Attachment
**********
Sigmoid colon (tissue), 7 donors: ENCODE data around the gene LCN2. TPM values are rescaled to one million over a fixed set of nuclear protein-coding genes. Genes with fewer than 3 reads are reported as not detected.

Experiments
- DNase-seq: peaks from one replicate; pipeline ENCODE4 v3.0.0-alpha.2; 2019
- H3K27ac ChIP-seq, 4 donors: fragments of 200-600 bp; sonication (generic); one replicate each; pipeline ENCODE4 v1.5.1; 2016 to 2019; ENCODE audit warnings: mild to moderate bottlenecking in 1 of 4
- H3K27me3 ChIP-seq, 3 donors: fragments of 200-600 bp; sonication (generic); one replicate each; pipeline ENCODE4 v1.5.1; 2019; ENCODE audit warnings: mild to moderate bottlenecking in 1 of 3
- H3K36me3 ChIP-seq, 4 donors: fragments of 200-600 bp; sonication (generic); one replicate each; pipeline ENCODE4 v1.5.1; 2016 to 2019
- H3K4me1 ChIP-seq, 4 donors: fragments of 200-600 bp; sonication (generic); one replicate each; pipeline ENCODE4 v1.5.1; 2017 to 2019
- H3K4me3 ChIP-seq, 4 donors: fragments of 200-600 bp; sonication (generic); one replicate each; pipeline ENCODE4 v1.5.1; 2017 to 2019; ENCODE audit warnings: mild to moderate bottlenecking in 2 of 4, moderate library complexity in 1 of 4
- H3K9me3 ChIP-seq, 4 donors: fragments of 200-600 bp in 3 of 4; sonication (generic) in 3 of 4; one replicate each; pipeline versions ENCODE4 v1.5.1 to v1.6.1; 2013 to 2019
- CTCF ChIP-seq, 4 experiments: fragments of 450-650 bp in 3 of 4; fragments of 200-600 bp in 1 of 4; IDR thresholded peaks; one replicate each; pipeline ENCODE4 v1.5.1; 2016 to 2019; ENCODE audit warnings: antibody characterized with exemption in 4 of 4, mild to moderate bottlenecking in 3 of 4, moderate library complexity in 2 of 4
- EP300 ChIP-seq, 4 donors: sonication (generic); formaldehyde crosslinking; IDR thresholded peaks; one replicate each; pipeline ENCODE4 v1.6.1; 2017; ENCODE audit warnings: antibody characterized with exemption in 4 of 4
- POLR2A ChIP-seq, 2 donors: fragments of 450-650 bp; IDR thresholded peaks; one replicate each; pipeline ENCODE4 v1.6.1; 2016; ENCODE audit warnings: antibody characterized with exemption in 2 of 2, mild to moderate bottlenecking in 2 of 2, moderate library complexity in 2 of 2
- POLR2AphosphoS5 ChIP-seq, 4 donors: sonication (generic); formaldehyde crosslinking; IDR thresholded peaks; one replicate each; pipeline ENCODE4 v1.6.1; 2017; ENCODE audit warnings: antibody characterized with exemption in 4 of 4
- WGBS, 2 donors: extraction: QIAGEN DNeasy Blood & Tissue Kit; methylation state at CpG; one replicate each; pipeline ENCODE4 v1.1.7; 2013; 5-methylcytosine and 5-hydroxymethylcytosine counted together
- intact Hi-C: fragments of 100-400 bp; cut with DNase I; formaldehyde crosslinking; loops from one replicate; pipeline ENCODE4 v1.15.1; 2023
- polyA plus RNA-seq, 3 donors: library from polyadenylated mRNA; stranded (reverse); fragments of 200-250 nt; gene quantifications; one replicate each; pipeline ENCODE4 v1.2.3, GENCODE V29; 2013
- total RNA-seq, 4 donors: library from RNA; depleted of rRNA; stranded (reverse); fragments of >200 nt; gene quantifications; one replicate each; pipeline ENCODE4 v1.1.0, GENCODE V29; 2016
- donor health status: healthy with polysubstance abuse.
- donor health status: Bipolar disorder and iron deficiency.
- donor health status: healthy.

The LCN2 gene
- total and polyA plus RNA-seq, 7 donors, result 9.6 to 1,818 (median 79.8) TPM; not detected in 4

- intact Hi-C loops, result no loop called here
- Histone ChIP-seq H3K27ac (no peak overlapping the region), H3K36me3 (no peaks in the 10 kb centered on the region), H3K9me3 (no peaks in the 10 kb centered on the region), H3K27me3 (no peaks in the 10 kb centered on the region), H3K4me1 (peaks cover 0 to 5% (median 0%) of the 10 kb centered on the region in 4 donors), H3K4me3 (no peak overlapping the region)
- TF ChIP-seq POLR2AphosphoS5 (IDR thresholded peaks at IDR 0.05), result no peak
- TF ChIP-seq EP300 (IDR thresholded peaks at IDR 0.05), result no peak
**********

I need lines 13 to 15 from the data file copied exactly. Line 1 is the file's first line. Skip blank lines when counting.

- POLR2AphosphoS5 ChIP-seq, 4 donors: sonication (generic); formaldehyde crosslinking; IDR thresholded peaks; one replicate each; pipeline ENCODE4 v1.6.1; 2017; ENCODE audit warnings: antibody characterized with exemption in 4 of 4
- WGBS, 2 donors: extraction: QIAGEN DNeasy Blood & Tissue Kit; methylation state at CpG; one replicate each; pipeline ENCODE4 v1.1.7; 2013; 5-methylcytosine and 5-hydroxymethylcytosine counted together
- intact Hi-C: fragments of 100-400 bp; cut with DNase I; formaldehyde crosslinking; loops from one replicate; pipeline ENCODE4 v1.15.1; 2023